Hemp Seed Nutrition: Big Health Benefits from Tiny Packages

Hemp seed nutrition benefits include healthy fat, protein, and minerals your body needs for optimum functioning. Here's the scoop....

hemp seed nutrition

Hemp seed nutrition benefits come from protein, magnesium, phosphorus, and other key minerals.

Photo 68167865 © Marek Uliasz - Dreamstime.com

Got hemp seed? Nutrition benefits from this worthy source of protein make it an ideal addition to your diet. Beyond protein, hemp seeds contain a number of other nutrients that are an essential part of a healthy eating plan.

Specifically, hemp seeds are rich in omega-3 fatty acids known as alpha-linolenic acid (ALA). Research has shown that ALA can help protect blood vessels from inflammatory damage. And, numerous studies have demonstrated that increased omega-3 fatty acid intake can help regulate blood pressure and help reduce blood pressure in people who have hypertension.

Hemp seeds also provide gamma-linolenic acid, which is believed to have anti-inflammatory properties. Plus, they’re rich in the amino acid arginine, an ingredient necessary for the production of nitric oxide, which opens and relaxes blood vessels.

hemp seed hearts

Hemp seeds can be chopped into hearts or (see photo below) crushed into hemp seed powder. (Photo 65739635 © Marek Uliasz – Dreamstime.com)

Hemp Seed Nutrition Facts

Let’s take a look hemp seed nutrition benefits you can derive from a small quantity. Just 3 tablespoons of hemp seed provides:

  • 9 grams of protein. Protein is essential for strong, healthy bones and muscles, is involved in digestive enzyme production, and serves as a building block of skin, blood, and cartilage. (See also our post High-Protein Foods Are Essential to a Healthy Diet.)
  • 14 grams of monounsaturated fats (MUFA) and polyunsaturated fats (PUFA). Both MUFA and PUFA are associated with healthy cholesterol levels and lower risks of diabetes and heart disease. They’re also important for absorption of the fat-soluble vitamin A, vitamin D, vitamin E, and vitamin K.
  • 210 milligrams of magnesium. Known to support bone formation, magnesium aids in vitamin D activation, helps metabolize carbohydrates and glucose, and helps prevent calcification in arteries.
  • 495 milligrams of phosphorus. Phosphorus binds with calcium to form the building blocks of bones and teeth, supports growth and repair of cells and tissues, and is required for producing energy and regulating pH.
  • 360 milligrams of potassium. Potassium helps control the electrical activity in the heart to maintain a regular heartbeat, aids in regulating sodium levels, is involved in the breakdown of carbohydrates, and is needed for muscle growth.
  • 3 milligrams of zinc. Zinc supports healthy immune system function, is involved in blood clotting and wound healing, and plays a role in maintaining good eye health and vision. (See also our post Zinc: Does It Really Fight Off a Cold?)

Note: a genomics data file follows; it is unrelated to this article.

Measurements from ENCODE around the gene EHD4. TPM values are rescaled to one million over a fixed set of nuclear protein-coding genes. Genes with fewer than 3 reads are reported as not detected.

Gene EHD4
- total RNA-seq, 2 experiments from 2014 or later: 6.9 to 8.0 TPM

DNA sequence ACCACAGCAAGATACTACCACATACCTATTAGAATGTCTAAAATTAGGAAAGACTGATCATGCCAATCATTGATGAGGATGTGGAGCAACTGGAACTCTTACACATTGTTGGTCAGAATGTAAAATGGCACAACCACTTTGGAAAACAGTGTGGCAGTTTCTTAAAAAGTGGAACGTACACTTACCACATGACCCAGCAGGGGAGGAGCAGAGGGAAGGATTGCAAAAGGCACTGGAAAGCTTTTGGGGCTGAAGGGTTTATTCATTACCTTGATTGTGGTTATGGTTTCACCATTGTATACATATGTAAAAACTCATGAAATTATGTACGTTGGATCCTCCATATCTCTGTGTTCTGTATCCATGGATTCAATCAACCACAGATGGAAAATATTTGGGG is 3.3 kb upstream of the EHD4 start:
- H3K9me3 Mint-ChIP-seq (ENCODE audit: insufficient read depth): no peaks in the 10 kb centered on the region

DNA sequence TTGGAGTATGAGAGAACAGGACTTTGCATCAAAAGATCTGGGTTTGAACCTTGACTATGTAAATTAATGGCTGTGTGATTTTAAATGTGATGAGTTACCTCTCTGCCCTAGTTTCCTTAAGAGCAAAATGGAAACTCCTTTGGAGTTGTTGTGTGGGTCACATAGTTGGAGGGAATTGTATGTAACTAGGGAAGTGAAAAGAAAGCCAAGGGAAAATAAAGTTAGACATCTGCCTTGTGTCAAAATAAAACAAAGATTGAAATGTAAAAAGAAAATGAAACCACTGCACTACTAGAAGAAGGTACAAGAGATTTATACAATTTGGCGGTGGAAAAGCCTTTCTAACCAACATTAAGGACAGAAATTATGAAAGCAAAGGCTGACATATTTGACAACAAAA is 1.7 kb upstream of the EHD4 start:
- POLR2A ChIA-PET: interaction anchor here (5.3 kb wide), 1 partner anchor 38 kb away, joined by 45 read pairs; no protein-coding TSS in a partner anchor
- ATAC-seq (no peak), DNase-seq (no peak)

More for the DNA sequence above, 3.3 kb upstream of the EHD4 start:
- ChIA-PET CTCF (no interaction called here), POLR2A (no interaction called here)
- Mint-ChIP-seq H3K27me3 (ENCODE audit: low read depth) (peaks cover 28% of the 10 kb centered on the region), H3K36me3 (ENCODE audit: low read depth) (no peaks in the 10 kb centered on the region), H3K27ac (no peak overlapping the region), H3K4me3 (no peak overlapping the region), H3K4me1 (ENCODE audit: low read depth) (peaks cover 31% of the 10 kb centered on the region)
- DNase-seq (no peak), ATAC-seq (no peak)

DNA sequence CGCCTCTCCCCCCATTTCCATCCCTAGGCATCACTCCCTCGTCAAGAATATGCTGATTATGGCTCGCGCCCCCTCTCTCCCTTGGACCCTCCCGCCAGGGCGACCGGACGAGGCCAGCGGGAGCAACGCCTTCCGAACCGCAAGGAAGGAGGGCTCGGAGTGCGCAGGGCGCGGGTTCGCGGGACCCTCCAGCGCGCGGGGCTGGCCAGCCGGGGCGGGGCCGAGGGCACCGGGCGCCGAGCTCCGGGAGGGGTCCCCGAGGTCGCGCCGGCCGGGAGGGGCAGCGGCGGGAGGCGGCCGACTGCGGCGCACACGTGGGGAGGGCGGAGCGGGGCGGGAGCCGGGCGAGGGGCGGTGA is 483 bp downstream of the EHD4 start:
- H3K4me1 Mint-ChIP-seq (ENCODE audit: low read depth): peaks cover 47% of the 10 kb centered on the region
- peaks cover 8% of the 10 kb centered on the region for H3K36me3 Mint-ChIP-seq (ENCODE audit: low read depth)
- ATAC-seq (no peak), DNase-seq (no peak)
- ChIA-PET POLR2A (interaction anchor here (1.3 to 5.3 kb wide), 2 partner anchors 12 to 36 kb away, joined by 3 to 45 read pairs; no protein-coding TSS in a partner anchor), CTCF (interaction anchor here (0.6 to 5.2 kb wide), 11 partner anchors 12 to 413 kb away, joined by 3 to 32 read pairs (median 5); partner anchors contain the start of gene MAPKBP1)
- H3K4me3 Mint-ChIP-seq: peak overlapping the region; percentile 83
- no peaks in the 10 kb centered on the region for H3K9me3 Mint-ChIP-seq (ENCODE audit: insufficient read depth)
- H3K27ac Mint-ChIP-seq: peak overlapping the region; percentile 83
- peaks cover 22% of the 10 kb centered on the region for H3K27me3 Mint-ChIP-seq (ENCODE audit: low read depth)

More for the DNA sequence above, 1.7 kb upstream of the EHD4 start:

• 3 milligrams of niacin. Known to support healthy nerve function, niacin also aids in digestive health, helps convert food into energy, and improves circulation. It’s also needed for production of stress-related hormones.

(Photo 65739635 © Marek Uliasz – Dreamstime.com)

Hemp Seed Storage and Preparation

Since hemp seeds do contain fat, proper storage is important to prevent spoilage. Keep your seeds in a tightly sealed container in your refrigerator or freezer. Storing them in a warm pantry or kitchen can cause the fat to break down and go rancid, and it can deplete hemp seed nutrition content.

Hemp Seed Nutrition Facts: No Connection to Marijuana

If you’re concerned about hemp’s relation to marijuana, rest assured that you won’t “get high” if you consume hemp seeds. The plants from which hemp seeds are harvested are in the Cannabis family, but they’re a different variety than the plants that produce marijuana, and they have only a trace amount of THC, the substance in marijuana that causes a psychoactive effect.


Hemp seeds can be added to a variety of dishes. Here are just a few suggestions:

  • Stir hemp seeds into your oatmeal or yogurt.
  • Blend hemp seeds with fruit, ice, and yogurt to make a healthy smoothie.
  • Sprinkle hemp seeds over green salads.
  • Add hemp seeds to burgers, meat loaf, casseroles, or any dish in which ground meat or poultry is used.

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Dawn Bialy

Dawn Bialy has been executive editor of Weill Cornell Medicine’s Women’s Health Advisor newsletter since 2007. Bialy also has served as managing editor for a variety of special health reports, … Read More

View all posts by Dawn Bialy

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